"His voice betrayed a craving for terrible things." -- Don DeLillo

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November 17, 2004

Digital Narcosis
Last Friday was a momentous day in my storied video game career...it shall forever be known as the Day of the Xbox. Completing my video game console trifecta took some time and I probably should have bought an Xbox sooner, but I had been trying to convince myself that I didn't need to. After all, the Xbox 2 (codename Xenon) is reportedly being released next Fall/Winter and all indications point to it being backward compatible, so all of the Xbox games I didn't have a chance to play before, I could next year. I also flirted with the idea of buying a new computer (my current one is over five years old now and creaks a-plenty), which would still allow me to play Halo and Star Wars: Knights of the Old Republic. I decided, though, that rather than spend an obscene amount of money on a brand new state-of-the-art computer that would serve just as a media center (which my current computer still handles well enough) and gaming device, it makes much more sense to just spend the $150 and get an Xbox. And, you know what? Hell yeah, I'm glad I did it. Just the fact that it natively supports progressive scan on nearly all its games makes it worth it...goddamn these games look awesome on my HDTV. What this means, though, is that I now have a backlog of Hall of Fame Xbox games to play...with even more great games for all three systems coming out in the next two months. Thankfully I have no life, an understanding girlfriend, and the Phillies aren't in season right now. So here are my quick, one-minute reviews of all the Xbox games I'm playing right now (and bear in mind that, with a few of them, I'm barely more than an hour into them):

Halo 2:
First of all, I haven't ventured online yet, so I haven't touched the multiplayer game, which for many people is the whole point of Halo 2. Just evaluating the single-player experience, it's solid, but not as groundbreaking as the overwhelming hype would have you believe. Surrounded by gorgeous graphics, immersive sound effects, and beautifully rendered cutscenes, it's a shame the single-player game still boils down to "Travel from point A to B while shooting aliens...arrive at point B and shoot a few waves of enemies...travel from point B to C while shooting aliens...end of level." Occasionally, you'll jump in a large vehicle for some monotonous driving from B to C. Thankfully, the engine is top-notch and the dressings boast the best production value money and a few years of tweaking can buy, but so far it still isn't challenging the long-time champ of single-player console FPS's, Goldeneye on the N64. The variety of objectives and the myriad gadgets at your disposal in Goldeneye still hold up after seven years. Granted, I'm only a few hours into Halo 2, so there's still plenty of time for my opinion to change. And, of course, the game is still fun to play even with its familiarity. I'm not a huge online gamer, so I don't expect the multiplayer aspect will blow me away, but that remains to be seen. It's enjoyable and a must-buy for any fans of the original, but not as perfect as the Hype Machine dictates.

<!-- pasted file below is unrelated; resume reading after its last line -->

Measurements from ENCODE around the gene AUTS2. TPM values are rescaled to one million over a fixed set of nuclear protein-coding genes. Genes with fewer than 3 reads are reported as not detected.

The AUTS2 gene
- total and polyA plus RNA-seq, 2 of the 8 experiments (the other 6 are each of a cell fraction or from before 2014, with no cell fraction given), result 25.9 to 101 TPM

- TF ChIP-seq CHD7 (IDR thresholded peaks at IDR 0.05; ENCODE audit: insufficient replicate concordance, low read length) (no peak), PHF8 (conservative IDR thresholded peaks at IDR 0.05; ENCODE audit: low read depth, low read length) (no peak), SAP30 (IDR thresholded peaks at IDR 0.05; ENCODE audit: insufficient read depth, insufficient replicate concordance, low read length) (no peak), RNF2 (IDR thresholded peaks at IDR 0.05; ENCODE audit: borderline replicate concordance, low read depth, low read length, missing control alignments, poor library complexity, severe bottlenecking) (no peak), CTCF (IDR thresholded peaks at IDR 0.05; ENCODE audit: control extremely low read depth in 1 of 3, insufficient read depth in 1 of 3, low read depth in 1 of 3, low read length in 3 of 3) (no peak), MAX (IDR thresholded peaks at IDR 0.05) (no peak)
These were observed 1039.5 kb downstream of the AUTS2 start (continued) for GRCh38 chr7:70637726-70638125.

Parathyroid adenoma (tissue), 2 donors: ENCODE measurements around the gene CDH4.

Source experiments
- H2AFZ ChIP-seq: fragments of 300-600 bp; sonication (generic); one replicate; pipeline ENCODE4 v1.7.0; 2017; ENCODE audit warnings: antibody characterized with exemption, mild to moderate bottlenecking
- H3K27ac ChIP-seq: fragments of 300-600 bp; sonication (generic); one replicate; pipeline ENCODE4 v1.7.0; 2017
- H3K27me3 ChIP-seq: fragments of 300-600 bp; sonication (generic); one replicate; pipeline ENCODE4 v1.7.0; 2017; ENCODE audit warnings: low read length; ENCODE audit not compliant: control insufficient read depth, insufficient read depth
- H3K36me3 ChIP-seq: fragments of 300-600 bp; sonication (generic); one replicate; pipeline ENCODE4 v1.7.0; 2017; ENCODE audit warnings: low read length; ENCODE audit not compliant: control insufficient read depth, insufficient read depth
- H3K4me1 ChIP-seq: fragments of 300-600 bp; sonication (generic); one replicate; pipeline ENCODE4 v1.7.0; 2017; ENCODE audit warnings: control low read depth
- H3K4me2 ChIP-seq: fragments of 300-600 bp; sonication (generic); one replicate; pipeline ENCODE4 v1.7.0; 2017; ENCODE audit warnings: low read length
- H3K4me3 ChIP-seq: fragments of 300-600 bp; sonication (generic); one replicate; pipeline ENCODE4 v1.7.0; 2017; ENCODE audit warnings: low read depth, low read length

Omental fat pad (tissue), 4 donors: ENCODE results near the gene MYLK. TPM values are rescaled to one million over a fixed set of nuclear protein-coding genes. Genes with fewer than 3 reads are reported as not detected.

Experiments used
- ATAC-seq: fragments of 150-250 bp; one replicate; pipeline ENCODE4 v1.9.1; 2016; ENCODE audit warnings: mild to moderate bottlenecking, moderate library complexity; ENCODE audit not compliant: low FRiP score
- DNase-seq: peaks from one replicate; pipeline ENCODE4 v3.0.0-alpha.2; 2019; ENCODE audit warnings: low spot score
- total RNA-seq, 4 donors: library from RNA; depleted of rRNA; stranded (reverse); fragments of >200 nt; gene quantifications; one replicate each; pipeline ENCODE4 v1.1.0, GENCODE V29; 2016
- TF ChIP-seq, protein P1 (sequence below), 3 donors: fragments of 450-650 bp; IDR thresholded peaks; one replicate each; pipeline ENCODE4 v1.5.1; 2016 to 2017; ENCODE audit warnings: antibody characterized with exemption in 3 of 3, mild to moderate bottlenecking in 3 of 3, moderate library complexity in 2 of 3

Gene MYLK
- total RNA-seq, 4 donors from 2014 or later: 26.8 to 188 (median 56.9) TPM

Star Wars: Knights of the Old Republic:
As a long-time Star Wars nerd, I've been dying to play this one for a while now. So far, it's lived up to its lofty reputation. The action/RPG hybrid engine is well-designed and character customization is absorbing. Featuring the in vogue "Choose Your Own Adventure" dynamic that allows the player to decide based on his actions whether his character is Good or Evil, it works more effectively here than in older games because the choice isn't just bland good or evil, but the Dark Side vs. the Light Side of the Force. Any Star Wars fan will admit a chill contemplating the possibilities. Despite the sequel coming out soon, I wanted to make my way through the original before jumping into the next installment. If you're a Star Wars nut and own an Xbox (or a moderately powerful PC), you already have this game, but its polished design and mechanics should appeal to all gamers.

NCAA Football 2005 and Top Spin: